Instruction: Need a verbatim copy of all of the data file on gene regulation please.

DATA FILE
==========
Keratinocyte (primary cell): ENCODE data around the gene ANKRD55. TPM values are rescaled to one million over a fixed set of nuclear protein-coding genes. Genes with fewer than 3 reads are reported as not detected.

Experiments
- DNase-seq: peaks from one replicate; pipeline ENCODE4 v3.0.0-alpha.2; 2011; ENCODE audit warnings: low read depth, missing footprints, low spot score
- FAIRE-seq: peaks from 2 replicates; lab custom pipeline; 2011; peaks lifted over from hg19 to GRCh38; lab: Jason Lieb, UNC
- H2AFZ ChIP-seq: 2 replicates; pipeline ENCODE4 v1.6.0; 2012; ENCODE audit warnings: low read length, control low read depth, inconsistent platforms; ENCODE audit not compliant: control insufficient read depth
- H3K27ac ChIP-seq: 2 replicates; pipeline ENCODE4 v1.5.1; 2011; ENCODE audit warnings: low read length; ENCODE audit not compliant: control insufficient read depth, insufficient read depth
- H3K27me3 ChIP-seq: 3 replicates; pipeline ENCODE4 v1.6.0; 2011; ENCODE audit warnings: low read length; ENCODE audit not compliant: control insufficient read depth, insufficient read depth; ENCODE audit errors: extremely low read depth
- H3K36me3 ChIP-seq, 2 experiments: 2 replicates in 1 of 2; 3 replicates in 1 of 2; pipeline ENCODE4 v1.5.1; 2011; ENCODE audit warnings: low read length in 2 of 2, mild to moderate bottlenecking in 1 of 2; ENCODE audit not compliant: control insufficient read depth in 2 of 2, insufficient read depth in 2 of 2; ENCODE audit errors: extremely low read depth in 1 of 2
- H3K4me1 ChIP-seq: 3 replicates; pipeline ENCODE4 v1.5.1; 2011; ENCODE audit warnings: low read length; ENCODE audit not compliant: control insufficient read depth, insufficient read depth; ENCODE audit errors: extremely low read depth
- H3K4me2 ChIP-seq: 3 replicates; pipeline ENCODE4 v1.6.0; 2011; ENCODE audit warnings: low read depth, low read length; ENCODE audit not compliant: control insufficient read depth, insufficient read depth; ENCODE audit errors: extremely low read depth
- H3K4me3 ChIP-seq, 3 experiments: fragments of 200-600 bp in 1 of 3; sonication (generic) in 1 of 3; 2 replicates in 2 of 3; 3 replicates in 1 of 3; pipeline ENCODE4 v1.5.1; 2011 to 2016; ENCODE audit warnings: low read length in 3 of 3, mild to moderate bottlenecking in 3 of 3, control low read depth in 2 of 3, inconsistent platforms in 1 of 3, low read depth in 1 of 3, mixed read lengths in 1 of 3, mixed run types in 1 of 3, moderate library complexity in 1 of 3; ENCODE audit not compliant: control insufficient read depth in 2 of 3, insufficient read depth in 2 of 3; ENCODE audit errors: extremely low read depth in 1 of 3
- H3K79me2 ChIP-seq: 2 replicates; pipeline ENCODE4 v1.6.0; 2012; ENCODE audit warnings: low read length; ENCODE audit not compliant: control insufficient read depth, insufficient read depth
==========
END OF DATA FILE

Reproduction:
Keratinocyte (primary cell): ENCODE data around the gene ANKRD55. TPM values are rescaled to one million over a fixed set of nuclear protein-coding genes. Genes with fewer than 3 reads are reported as not detected.

Experiments
- DNase-seq: peaks from one replicate; pipeline ENCODE4 v3.0.0-alpha.2; 2011; ENCODE audit warnings: low read depth, missing footprints, low spot score
- FAIRE-seq: peaks from 2 replicates; lab custom pipeline; 2011; peaks lifted over from hg19 to GRCh38; lab: Jason Lieb, UNC
- H2AFZ ChIP-seq: 2 replicates; pipeline ENCODE4 v1.6.0; 2012; ENCODE audit warnings: low read length, control low read depth, inconsistent platforms; ENCODE audit not compliant: control insufficient read depth
- H3K27ac ChIP-seq: 2 replicates; pipeline ENCODE4 v1.5.1; 2011; ENCODE audit warnings: low read length; ENCODE audit not compliant: control insufficient read depth, insufficient read depth
- H3K27me3 ChIP-seq: 3 replicates; pipeline ENCODE4 v1.6.0; 2011; ENCODE audit warnings: low read length; ENCODE audit not compliant: control insufficient read depth, insufficient read depth; ENCODE audit errors: extremely low read depth
- H3K36me3 ChIP-seq, 2 experiments: 2 replicates in 1 of 2; 3 replicates in 1 of 2; pipeline ENCODE4 v1.5.1; 2011; ENCODE audit warnings: low read length in 2 of 2, mild to moderate bottlenecking in 1 of 2; ENCODE audit not compliant: control insufficient read depth in 2 of 2, insufficient read depth in 2 of 2; ENCODE audit errors: extremely low read depth in 1 of 2
- H3K4me1 ChIP-seq: 3 replicates; pipeline ENCODE4 v1.5.1; 2011; ENCODE audit warnings: low read length; ENCODE audit not compliant: control insufficient read depth, insufficient read depth; ENCODE audit errors: extremely low read depth
- H3K4me2 ChIP-seq: 3 replicates; pipeline ENCODE4 v1.6.0; 2011; ENCODE audit warnings: low read depth, low read length; ENCODE audit not compliant: control insufficient read depth, insufficient read depth; ENCODE audit errors: extremely low read depth
- H3K4me3 ChIP-seq, 3 experiments: fragments of 200-600 bp in 1 of 3; sonication (generic) in 1 of 3; 2 replicates in 2 of 3; 3 replicates in 1 of 3; pipeline ENCODE4 v1.5.1; 2011 to 2016; ENCODE audit warnings: low read length in 3 of 3, mild to moderate bottlenecking in 3 of 3, control low read depth in 2 of 3, inconsistent platforms in 1 of 3, low read depth in 1 of 3, mixed read lengths in 1 of 3, mixed run types in 1 of 3, moderate library complexity in 1 of 3; ENCODE audit not compliant: control insufficient read depth in 2 of 3, insufficient read depth in 2 of 3; ENCODE audit errors: extremely low read depth in 1 of 3
- H3K79me2 ChIP-seq: 2 replicates; pipeline ENCODE4 v1.6.0; 2012; ENCODE audit warnings: low read length; ENCODE audit not compliant: control insufficient read depth, insufficient read depth